Posted by: pendeka7 | June 8, 2010

week 7 and 8

week 7 was basically the week in IT department because ive spent most of the days in that particular week doing preventive maintenance with the AMSS crew. We went to Kem Sungai Besi and TUDM Sungai Besi for the routine. The other thing I did were following NAVI AID crew to SM NDB site to install the system back in and followed Ms Azidah Laily to FRCC, DCA to update the dockets.

for week 8, I spent most of the time at the office revising on ARINC. ARINC is the short name for Aeronautical Radio Incorporated. ARINC is a company from the United States. It provides transport communications and systems engineering solutions for eight industries: (aviation, airports, defense, government, healthcare, networks, security, and transportation).

The Engineering Department at Aeronautical Radio, Inc (ARINC), in an effort to reduce crew workload and improve data integrity, introduced the ACARS system in July 1978. Aircraft Communications Addressing and Reporting System (ACARS) is a digital datalink system for transmission of short, relatively simple messages between aircraft and ground stations via radio or satellite. The protocol, which was designed by ARINC to replace their VHF voice service and deployed in 1978, uses telex formats. SITA later augmented their worldwide ground data network by adding radio stations to provide ACARS service. The content of ACARS’ messages are the take off times to location reports, broken equipment reports, passengers on board etc.

Posted by: pendeka7 | May 25, 2010

week 5 and week 6

ahah! we have a double combo here..hehe

for week 5, i followed AMSS (Auto Messaging Switching System) to Kem Sungai Besi for pilot test. Pilot test is actually to upgrade leased line to IP VPN concept. there’s two way of testing it which the first is without NX. NX from my understanding is like the firewall on your computer and the other test means is with the NX itself.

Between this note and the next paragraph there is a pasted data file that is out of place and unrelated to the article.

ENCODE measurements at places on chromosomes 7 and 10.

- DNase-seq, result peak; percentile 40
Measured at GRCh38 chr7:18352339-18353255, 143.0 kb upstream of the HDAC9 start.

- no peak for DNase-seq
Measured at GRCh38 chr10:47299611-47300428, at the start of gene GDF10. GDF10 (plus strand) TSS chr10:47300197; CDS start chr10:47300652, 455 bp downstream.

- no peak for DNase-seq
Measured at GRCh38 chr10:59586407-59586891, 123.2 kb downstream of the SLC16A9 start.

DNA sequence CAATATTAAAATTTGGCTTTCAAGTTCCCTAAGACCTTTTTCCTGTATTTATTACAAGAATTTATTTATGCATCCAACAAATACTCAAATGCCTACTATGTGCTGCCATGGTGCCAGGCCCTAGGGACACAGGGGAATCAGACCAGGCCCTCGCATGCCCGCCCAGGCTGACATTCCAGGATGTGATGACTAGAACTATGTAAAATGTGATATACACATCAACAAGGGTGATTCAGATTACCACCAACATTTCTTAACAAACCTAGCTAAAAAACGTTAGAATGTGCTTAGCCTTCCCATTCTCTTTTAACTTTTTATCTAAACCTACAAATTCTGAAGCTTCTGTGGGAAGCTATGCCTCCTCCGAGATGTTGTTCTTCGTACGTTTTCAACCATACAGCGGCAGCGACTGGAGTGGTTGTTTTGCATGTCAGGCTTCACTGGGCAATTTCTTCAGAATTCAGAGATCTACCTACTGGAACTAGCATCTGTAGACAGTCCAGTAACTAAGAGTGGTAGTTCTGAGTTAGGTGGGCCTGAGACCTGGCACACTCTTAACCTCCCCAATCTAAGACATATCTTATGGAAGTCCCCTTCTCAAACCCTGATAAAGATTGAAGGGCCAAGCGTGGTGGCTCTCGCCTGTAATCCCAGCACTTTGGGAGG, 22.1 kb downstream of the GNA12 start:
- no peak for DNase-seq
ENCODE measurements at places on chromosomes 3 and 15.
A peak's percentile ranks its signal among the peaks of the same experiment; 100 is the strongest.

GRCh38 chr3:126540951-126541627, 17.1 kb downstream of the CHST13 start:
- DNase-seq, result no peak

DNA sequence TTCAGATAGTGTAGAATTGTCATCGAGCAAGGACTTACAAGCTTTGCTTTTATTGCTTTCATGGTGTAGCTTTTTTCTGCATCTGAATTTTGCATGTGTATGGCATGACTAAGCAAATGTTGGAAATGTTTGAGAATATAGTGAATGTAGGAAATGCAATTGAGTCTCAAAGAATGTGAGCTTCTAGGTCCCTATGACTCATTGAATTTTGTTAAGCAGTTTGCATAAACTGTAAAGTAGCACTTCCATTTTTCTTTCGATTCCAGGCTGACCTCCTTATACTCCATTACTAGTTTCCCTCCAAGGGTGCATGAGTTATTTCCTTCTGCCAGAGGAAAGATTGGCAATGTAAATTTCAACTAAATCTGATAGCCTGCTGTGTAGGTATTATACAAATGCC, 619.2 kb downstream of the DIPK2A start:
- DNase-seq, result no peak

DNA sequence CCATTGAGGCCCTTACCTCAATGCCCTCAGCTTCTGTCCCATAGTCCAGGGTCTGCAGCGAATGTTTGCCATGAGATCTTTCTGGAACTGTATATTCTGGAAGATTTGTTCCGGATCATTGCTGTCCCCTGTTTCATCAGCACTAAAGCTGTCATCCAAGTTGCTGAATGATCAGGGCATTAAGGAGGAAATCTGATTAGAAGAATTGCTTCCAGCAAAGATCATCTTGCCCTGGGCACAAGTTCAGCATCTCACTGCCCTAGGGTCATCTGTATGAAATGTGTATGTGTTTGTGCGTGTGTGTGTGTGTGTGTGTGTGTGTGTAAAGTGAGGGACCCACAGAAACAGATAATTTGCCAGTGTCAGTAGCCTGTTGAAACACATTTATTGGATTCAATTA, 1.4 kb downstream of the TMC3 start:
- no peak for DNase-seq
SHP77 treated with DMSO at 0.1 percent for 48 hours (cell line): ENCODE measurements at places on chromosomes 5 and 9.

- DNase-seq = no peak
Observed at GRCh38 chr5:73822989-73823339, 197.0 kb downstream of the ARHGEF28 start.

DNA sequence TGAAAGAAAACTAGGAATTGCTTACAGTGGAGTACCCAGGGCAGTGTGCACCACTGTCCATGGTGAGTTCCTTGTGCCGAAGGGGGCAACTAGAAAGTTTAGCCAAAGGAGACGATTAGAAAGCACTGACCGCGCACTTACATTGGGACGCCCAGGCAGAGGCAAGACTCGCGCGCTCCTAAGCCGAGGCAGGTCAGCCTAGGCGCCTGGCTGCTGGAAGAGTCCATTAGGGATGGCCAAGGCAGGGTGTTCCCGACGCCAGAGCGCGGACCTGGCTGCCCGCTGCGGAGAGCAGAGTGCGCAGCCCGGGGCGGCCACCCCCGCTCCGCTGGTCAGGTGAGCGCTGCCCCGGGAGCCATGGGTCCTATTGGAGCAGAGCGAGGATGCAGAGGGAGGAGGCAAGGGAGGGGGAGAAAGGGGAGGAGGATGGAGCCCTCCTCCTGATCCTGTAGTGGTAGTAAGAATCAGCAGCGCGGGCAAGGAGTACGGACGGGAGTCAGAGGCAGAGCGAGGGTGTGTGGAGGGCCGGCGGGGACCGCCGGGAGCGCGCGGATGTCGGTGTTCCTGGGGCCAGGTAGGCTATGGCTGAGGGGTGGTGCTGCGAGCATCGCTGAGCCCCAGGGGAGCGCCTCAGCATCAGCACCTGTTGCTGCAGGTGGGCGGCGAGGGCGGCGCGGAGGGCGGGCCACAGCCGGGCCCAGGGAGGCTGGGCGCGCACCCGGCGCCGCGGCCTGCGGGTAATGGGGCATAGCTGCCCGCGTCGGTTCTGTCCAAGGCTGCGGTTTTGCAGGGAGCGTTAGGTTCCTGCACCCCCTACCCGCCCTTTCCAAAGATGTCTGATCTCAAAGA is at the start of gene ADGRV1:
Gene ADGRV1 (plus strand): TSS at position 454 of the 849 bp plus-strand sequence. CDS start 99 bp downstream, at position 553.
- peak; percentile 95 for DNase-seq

for week 6,  i followed the Radio Comm crew to DCA to monitor and record the interference from Bukit Bakar line. We did some testing on the system’s feedback as well. Me and my intern mate also had the chance to go up to the tower to see how the air traffic is being controlled by the DCA staffs. Its a very risky job i tell you and need a lot of concentration when doing it because there are millions of lives involved!

then, i also got the chance to go up high to genting highland! not to enjoy there tho but went to one of the tower site which is at Ulu Kali. the place is higher than the genting theme park.

thats the wrap for both weeks i guess…wait for later update for week 7 ya 😉

Posted by: pendeka7 | May 12, 2010

week 4

zzzzz…yea its quite a passive week  since we’ve been staying in the training room, getting some classes about microwave and radio communication..

1st class was held by encik abdul aziz, the person in charge for apmm contract which is about the microwave system for sea surveillance.

2nd class was about radio communication system between the aircraft and the control tower held by encik kamaruddin, the technical officer in this department.